JG Afrika helps City of Cape Town develop sophisticated portable-flush toilet cleaning facility

JG Afrika and Project Assignments were appointed by the City of Cape Town to build a new portable-flush toilet cleaning facility at the Borcherds Quarry Wastewater Treatment Works (WWTW) site to provide a clean, hygienic, automated and dignified disposal, cleaning and handling process.

New facility
New potable-flush toilet cleaning facility which separates tanker discharge and portable toilet cleaning areaThere are currently more than 20 000 portable flush toilets being used in Cape Town by members of impoverished areas where waterborne sewer systems are not possible to install. Each of these toilets, which need to be emptied and cleaned every second day, are brought to a facility at Borcherds Quarry WWTW. The old facility experienced capacity constraints and it no longer provided a hygienic environment for personnel as each toilet had to be emptied and cleaned by hand.


Hygienic, safe and efficient

Located adjacent to the existing facility, the new larger building houses South Africa’s first automatic portable-flush toilet cleaning plant. It receives, empties, cleans, dries and disinfects the toilets automatically to eliminate human contact except when unloading them from the trucks. The dry and disinfected toilets are put on a conveyor to a dispatch area where they are collected for delivery back to the various informal settlementsThe dry and disinfected toilets are then conveyed via another conveyor to a dispatch area where they are collected for delivery back to the various informal settlements.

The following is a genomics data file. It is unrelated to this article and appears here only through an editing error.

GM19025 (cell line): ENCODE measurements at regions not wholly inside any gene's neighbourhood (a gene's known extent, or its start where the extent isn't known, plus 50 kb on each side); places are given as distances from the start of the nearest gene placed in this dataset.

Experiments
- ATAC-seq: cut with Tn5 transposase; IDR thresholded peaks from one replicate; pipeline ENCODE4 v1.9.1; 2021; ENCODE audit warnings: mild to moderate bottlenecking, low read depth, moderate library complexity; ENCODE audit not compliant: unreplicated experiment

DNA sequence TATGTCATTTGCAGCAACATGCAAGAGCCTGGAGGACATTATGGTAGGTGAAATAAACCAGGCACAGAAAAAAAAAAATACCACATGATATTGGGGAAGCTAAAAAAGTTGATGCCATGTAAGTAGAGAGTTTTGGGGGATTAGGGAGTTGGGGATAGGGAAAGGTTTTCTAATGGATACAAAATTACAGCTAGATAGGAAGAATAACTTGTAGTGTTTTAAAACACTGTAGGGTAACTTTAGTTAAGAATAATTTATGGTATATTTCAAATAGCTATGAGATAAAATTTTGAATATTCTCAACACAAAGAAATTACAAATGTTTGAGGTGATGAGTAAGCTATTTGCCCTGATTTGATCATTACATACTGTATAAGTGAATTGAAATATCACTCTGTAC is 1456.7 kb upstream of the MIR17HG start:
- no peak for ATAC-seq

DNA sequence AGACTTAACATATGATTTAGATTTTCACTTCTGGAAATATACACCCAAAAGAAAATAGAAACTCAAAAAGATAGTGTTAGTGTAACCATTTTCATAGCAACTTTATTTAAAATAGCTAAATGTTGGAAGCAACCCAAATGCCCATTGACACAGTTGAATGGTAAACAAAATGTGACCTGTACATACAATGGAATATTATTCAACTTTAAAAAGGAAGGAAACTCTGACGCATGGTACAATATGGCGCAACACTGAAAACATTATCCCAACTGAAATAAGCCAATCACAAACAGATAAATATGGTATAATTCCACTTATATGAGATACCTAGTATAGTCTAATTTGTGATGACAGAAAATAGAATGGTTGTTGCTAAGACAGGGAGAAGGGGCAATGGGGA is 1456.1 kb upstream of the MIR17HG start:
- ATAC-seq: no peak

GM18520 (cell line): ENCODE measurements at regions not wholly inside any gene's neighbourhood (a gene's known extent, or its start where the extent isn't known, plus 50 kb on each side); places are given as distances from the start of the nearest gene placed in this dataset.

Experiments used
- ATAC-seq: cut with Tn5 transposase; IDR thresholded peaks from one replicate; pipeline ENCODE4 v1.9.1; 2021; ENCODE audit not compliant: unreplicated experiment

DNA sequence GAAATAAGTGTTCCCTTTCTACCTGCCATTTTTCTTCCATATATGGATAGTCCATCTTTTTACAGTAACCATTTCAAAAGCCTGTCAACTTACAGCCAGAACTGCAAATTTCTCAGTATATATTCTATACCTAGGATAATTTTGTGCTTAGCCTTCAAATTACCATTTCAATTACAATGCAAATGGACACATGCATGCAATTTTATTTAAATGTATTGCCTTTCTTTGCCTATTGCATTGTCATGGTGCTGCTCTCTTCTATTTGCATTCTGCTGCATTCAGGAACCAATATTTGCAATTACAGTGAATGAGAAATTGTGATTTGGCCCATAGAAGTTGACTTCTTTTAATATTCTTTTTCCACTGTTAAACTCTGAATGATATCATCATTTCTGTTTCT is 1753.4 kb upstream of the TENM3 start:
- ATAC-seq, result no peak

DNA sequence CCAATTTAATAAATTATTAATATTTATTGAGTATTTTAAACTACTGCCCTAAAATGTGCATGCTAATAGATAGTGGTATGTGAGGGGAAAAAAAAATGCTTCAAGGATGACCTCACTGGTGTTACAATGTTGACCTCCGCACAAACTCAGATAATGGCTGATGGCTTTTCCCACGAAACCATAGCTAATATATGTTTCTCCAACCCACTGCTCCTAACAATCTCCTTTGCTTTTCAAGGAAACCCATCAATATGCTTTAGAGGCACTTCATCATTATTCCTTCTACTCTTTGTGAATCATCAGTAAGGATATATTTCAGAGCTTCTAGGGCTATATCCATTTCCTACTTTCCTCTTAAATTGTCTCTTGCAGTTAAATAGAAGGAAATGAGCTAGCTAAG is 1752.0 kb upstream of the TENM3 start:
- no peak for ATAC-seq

It efficiently, safety and hygienically receive septic tankers at three dedicated discharge points, which have been specially-designed to eliminate the extensive spillages that were experienced in the past.
The facility also features a specially designed screening area to eliminate blockages that were caused by septic tankers inadvertently discharging large contents such as bricks and water conveyors to transport the screenings and faecal waste.
Another highlight of this new state-of-the-art operation is the use of treated effluent from the WWTW to clean the toilets, as opposed to potable water as was done before. While drinking water is still used with detergents to disinfect the toilets, the design has brought some relief to a recently drought-stricken area.

The building also houses new offices, toilets and a viewing deck with a control room in order to monitor and control the facility by a new SCADA system from above.

Some of the challenges of the project included the very high accuracy in levels demanded by the mechanical engineering equipment. This is in addition to the need for extensive coordination of the design of the roof structure and its various openings to accommodate all of the mechanical and electrical services, while the precise positioning of the bases for the conveyor belt was also a technically complex undertaking.